Analog Forever Magazine has a contest going on this month where they call for you to enter up to two photos that expresses solitude and what it means to you. I was really excited about entering this contest because solitude is something I’ve been familiar with my whole life. I was always a loner as a kid and as I’ve mentioned in my blog before, I have found it hard to fit in. Therefore, I figured this would be easy for me.
It wasn’t. I entered two photos, but I also decided to write this blog post to tell my version of solitude.
The definition of solitude is:
– the state or situation of being alone
– a lonely uninhabited place.
For most people solitude is a rare and sought after occurrence that they can’t wait to experience after a long day of work, or taking care of their children. For me solitude is being lonely even when I’m not alone.
I have always felt misunderstood and out of place. When I was a little girl I suffered badly from anxiety. I got sick to my stomach everyday at school. I’d cry in front of the whole class. I had no idea what was wrong with me, and apparently neither did my teachers.
Today awareness is a little better for it, but in the 1990s anxiety was a weakness. It was all in your head which meant you must be able to control it; which also must mean you’re causing it yourself. I’ve been told that so many times in my life. There is nothing worse when you are dealing with a mental illness like anxiety, or a disease like Crohn’s Disease, than being told it’s your own fault. That has to be one of the worst feelings in the world.
I’ve learned now that I’m older, that of course is not true. I didn’t cause myself to have this disease, and I don’t cause myself to feel anxiety. It’s a mixture of genes and environment, two things I cannot control and couldn’t control when I was a little girl. What I can control is how I deal with these things. I’ve learned that I can’t stop the hurricane, so to speak, but I can deal with it, and prepare for what it leaves in its wake.
So how can I show this through a photograph? That was the issue for me with this contest. Most entries will show a person standing in a crowd or a person alone in a vast area of land. Which is great, and does express the literal meaning of solitude.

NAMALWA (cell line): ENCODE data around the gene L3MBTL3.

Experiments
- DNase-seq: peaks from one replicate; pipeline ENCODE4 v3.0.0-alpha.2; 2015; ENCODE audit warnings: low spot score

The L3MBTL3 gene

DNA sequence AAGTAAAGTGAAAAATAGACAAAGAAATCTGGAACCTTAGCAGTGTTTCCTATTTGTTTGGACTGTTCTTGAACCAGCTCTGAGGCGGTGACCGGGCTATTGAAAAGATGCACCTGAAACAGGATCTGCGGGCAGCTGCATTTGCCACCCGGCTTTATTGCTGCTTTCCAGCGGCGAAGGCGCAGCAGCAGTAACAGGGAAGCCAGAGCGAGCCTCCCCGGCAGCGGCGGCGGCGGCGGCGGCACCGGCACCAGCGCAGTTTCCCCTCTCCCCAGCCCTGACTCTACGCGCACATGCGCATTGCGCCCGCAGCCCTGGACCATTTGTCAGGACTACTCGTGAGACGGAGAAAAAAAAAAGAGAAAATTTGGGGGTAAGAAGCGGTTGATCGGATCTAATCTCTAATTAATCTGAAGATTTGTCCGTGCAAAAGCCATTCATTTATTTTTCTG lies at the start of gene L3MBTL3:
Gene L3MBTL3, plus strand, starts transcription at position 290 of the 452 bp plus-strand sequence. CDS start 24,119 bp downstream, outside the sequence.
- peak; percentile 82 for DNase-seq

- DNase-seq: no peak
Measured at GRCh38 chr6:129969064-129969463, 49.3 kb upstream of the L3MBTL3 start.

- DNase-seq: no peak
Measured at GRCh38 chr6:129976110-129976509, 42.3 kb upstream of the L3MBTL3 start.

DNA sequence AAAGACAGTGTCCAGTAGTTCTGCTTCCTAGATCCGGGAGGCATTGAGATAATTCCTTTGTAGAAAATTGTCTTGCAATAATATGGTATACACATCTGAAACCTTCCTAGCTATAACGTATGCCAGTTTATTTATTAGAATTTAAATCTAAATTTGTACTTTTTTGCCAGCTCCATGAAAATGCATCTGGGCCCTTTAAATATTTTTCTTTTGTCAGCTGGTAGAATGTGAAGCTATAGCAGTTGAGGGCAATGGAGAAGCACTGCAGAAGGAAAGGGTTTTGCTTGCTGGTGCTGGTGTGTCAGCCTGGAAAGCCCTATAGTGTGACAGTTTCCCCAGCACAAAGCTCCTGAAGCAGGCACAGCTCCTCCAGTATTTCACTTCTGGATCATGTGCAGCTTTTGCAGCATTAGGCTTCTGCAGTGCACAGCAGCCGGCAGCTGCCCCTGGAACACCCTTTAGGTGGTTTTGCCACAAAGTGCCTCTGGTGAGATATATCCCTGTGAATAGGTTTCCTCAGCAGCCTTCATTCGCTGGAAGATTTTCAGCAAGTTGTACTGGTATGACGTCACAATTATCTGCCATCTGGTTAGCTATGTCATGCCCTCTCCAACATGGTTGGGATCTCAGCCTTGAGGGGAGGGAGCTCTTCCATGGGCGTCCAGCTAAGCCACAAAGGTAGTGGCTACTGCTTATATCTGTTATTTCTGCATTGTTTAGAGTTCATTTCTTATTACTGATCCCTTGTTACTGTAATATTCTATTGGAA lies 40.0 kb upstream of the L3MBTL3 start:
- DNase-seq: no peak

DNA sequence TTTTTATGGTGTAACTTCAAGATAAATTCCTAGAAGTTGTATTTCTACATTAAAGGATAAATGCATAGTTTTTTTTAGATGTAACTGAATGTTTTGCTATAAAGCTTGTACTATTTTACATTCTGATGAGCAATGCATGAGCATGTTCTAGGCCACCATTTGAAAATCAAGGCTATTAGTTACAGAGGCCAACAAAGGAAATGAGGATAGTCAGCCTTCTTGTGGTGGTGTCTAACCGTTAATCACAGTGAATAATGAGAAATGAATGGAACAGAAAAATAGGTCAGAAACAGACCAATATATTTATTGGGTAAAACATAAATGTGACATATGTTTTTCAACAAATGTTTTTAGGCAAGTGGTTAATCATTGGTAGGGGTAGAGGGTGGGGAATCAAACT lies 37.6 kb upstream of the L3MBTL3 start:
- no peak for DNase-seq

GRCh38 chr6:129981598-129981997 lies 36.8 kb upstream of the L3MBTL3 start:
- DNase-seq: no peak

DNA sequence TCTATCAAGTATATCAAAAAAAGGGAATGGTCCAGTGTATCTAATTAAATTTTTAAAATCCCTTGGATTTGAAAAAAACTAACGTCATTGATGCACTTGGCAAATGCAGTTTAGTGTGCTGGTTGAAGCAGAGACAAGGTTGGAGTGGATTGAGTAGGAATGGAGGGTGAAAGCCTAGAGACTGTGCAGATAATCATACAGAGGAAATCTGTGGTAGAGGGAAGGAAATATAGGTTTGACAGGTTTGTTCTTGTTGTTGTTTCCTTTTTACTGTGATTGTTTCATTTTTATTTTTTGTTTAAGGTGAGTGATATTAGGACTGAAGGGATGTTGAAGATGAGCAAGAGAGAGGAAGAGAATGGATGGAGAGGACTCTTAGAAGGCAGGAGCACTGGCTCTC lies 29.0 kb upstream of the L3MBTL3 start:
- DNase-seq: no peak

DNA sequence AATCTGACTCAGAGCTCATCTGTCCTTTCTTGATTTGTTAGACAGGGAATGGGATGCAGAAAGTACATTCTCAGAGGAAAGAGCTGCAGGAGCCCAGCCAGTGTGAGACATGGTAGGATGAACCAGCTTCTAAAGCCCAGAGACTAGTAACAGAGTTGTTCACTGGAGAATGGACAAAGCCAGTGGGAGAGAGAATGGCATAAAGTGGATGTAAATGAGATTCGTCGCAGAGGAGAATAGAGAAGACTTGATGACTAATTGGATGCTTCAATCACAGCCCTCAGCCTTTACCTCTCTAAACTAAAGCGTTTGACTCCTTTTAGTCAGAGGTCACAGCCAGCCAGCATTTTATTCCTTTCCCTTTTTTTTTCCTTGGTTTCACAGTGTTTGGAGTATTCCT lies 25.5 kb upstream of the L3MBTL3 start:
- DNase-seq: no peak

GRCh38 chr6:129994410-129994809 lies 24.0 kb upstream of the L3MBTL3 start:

For me solitude is in my bathroom. . .
Solitude is taking pictures in my backyard everyday by myself because I can’t get out and shoot with others while my legs are being affected by my medication. . .
Solitude is dealing with things others will never imagine in their lifetime and having no one understand what you’re feeling. Even others with the same disease may never experience the same things as one another. One of the worst characteristics of Crohn’s disease and Colitis is that every single patient gets it differently. This makes it so much harder to treat and so much more isolating. Sometimes I feel like I’m speaking an unknown language when I try to explain my life to people.
I didn’t really know how to express this through two photos entered in a contest without any context. I couldn’t send them a picture of my bathroom and expect them to understand how that represented solitude for me.
Photography has been a saving grace for me. I often express my solitude through my photos without realizing it until I see them come back from the lab.
That’s why I started my YouTube channel. It’s a way for me to connect with people. That’s why I started posting my photography on Instagram. I’ve met some really nice people on there and it makes my life feel a little less lonely.
I was actually inspired to write this blog after reading Jim Greys blog about his own experience with anxiety and it gave me the nerve I needed to share my own. So shoutout to him.
For those of you who are reading this and you are experiencing the feeling of solitude because of a disease or illness, share with me in the comments or DM me your version of solitude. I’d love to hear from you. How do you express it through photography or art?